as defined in section 1101(a)(43), Judge Page ruled that section
1252(a)(2) mandated her incarceration without bail.
On August 16, 1990, petitioner appealed Judge Page's "no bail"
ruling to the Board of Immigration Appeals ("Board" or "BIA"). On
that same day, a tape recording of Chung's bond hearing was sent
for transcription processing to the United States Department of
Justice, Executive Office of Immigration Review in Falls Church,
Virginia. Government's Memorandum of Law in Opposition to
Petition for Writ of Habeas Corpus (hereinafter "Government
Mem."), at 5. On August 29, 1990, the Office of Management and
Administration received the cassette tapes. Supplemental
Declaration of James A. O'Brien III (hereinafter "O'Brien Supp.
Dec.") ¶ 3. On September 4, 1990, the cassettes were delivered to
a private transcription company, and, according to the
government, were not returned until October 2, 1990.*fn3 On
October 3, 1990, copies of the transcript were mailed by first
class postage to the Executive Office of Immigration Review in
New York City. O'Brien Supp. Dec. ¶ 5. On October 11, 1990, the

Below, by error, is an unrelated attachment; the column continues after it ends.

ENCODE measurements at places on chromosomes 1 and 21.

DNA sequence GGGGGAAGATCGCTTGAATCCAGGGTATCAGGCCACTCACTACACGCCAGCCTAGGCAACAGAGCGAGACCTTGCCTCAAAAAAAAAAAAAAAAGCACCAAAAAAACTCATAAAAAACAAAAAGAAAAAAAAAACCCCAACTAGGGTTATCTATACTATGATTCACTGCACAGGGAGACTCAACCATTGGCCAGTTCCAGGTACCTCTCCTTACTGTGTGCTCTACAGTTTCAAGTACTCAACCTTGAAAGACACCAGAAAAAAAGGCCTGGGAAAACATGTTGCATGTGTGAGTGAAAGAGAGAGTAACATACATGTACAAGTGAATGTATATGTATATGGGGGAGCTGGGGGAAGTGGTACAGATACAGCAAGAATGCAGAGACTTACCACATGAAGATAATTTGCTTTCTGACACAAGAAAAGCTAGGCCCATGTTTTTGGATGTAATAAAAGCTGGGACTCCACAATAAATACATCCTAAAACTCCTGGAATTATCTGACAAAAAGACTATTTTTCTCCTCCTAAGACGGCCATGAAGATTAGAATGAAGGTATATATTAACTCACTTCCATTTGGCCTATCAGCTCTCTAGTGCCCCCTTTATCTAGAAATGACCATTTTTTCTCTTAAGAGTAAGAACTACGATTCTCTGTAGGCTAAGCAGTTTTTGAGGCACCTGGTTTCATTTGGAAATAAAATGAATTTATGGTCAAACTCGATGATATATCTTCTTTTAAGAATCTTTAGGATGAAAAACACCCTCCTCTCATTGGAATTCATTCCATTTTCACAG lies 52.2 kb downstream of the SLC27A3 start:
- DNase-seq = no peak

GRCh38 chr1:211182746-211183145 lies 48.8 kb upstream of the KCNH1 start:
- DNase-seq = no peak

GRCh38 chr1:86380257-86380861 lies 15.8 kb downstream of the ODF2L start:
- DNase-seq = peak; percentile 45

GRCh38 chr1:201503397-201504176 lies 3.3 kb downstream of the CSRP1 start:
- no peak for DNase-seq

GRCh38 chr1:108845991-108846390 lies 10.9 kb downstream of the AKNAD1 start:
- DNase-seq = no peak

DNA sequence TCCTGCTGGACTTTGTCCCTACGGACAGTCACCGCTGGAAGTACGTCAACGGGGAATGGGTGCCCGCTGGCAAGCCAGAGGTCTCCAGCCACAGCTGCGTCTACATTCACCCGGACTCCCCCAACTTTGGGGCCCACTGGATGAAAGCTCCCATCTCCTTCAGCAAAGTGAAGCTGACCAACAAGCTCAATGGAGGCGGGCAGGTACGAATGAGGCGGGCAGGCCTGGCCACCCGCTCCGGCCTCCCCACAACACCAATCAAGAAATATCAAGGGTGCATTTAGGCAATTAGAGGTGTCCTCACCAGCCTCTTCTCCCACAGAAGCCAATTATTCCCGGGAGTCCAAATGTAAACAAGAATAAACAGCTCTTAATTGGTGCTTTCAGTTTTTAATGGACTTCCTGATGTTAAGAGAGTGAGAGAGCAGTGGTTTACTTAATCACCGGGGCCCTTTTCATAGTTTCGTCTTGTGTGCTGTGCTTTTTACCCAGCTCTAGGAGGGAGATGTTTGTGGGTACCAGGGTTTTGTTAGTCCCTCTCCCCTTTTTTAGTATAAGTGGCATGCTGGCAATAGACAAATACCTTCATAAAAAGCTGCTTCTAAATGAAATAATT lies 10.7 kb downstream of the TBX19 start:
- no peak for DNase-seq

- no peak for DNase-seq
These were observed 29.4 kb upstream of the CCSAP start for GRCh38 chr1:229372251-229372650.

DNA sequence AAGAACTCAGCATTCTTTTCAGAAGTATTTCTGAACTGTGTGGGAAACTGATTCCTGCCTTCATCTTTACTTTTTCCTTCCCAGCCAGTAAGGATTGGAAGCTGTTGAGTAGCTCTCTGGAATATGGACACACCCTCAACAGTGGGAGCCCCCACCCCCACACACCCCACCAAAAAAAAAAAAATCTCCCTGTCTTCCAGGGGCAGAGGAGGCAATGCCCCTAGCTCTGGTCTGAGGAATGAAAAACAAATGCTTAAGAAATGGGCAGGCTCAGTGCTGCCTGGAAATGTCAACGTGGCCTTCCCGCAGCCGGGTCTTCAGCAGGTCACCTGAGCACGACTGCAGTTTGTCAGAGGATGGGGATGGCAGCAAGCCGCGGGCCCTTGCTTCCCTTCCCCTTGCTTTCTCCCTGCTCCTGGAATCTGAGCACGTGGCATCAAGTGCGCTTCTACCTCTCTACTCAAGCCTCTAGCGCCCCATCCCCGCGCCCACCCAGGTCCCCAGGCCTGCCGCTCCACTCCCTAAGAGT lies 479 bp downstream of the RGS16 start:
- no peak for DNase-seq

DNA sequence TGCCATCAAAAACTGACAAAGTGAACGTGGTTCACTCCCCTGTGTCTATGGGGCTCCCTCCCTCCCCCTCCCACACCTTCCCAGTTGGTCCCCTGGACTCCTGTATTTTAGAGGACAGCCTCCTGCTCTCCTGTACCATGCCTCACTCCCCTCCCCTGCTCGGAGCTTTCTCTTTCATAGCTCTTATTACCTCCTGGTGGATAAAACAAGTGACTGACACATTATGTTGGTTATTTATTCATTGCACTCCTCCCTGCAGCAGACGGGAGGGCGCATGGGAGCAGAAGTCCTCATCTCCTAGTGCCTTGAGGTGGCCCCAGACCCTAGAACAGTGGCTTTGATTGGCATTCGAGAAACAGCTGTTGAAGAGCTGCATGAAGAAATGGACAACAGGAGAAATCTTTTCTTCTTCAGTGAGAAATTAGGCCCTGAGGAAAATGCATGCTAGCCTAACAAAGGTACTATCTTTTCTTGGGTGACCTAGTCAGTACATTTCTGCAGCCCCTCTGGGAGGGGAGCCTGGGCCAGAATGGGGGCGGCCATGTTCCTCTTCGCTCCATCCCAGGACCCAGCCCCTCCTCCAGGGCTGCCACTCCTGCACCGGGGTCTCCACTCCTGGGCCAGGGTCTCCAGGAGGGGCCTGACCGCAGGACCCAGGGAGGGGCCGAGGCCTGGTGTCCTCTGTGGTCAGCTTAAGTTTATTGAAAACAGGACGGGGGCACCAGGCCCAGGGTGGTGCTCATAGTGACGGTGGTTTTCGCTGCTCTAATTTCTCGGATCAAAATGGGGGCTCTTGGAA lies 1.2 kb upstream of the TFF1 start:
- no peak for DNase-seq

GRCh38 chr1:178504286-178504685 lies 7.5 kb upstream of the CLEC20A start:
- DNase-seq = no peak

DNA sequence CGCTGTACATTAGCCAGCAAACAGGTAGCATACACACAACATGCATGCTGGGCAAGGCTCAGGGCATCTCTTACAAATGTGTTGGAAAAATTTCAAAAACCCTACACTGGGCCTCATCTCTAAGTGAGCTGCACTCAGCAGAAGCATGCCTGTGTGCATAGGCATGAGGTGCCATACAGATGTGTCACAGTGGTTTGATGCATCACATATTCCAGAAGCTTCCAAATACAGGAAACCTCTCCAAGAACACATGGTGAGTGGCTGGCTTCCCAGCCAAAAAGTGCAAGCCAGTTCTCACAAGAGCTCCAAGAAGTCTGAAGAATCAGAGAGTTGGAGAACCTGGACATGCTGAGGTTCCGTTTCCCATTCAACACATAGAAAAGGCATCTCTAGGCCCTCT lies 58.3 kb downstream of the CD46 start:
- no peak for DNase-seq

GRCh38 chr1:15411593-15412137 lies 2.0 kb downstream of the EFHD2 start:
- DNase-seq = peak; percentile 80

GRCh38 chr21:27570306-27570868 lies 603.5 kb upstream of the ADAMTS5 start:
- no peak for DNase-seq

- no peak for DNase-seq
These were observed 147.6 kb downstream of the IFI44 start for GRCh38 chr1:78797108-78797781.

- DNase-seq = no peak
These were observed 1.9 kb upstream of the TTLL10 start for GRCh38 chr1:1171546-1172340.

Office of the Immigration Judge received copies of the
transcript. On that day, the Office of the Immigration Judge
mailed copies of the transcript and the parties' briefs to the
BIA. The appeal is pending before the BIA.
On September 13, 1990, after a hearing on the charges of
deportability, Chung was ordered deported from the United States
by Immigration Judge Page. Government Mem. at 6. Petitioner
appealed that decision to the BIA on September 14, 1990. Id.
That appeal is also pending. Pursuant to INS policy, Ms. Chung is
presently incarcerated at Wicomico Correctional Facility in
Salisbury, Maryland, until the issuance of a final order of
Petitioner argues that she is not an "aggravated felon" within
the meaning of section 1101(a)(43), and therefore not subject to
the "no bail" provisions of section 1252(a)(2). Petitioner
further argues that section 1252(a)(2) is facially defective